On appeal, J.H. contended the district court erred in granting summary judgment because Deputy Sharkey lacked probable cause and used excessive force in arresting J.P. The Tenth Circuit disagreed, noting that J.P. assaulted her teacher by kicking her and that provided probable cause for the arrest. The Tenth Circuit noted that J.H.’s argument was invalid because Deputy Sharkey could lawfully arrest J.P. after observing her commit the crime of kicking her teacher. J.H. argued the crime could not constitute a felony because J.P. was a minor at the time, but did not deny that the kick was unlawful. The Tenth Circuit found this fatal to J.H.’s arguments.

J.H. also contended that Deputy Sharkey used excessive force by handcuffing J.P., but the Tenth Circuit again disagreed, finding nothing excessive about the use of handcuffs. The Tenth Circuit noted that once he made the arrest, Deputy Sharkey was free to protect himself by restricting J.P.’s freedom of movement. The Tenth Circuit similarly rejected J.H.’s ADA claims, finding that J.P. never requested an accommodation so Deputy Sharkey could not have erred in failing to provide one. The Circuit likewise found no error in taking J.P. to the juvenile detention center instead of waiting for her mother to arrive at the school.

The Tenth Circuit next addressed J.H.’s Fourteenth Amendment Due Process claims, which were premised on the same arguments as the Fourth Amendment claims. The Tenth Circuit found that the district court properly dismissed the Fourteenth Amendment claims because J.H.’s factual allegations did not implicate the Fourteenth Amendment.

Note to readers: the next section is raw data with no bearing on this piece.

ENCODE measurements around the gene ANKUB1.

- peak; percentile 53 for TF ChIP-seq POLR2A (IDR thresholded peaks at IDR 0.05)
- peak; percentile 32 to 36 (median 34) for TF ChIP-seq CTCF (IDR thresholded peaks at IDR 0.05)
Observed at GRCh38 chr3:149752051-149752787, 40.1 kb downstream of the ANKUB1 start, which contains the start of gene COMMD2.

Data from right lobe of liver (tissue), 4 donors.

Finally, the Tenth Circuit affirmed the district court’s grant of summary judgment on J.H.’s ADA claims. J.H. alleged that Deputy Sharkey discriminated against J.P. by making the arrest based on manifestations of her disability and failing to make reasonable accommodations during the arrest. The Tenth Circuit denied that Deputy Sharkey had reason to be aware of J.P.’s disability and reasoned that since J.P. did not request an accommodation, Deputy Sharkey did not err in failing to provide one.

The Tenth Circuit affirmed the district court.

Tenth Circuit: Unpublished Opinions, 4/1/2016

On Friday, April 1, 2016, the Tenth Circuit Court of Appeals issued one published opinion and eight unpublished opinions.

Yarbury v. Martin, Pringle, Oliver, Wallace & Bauer, L.L.P.

United States v. Briggs

United States v. Peterman

Cross v. Bear

United States v. Scott

Marshall v. Oliver

Nebeker v. National Auto Plaza

United States v. Green

Case summaries are not provided for unpublished opinions. However, published opinions are summarized and provided by Legal Connection.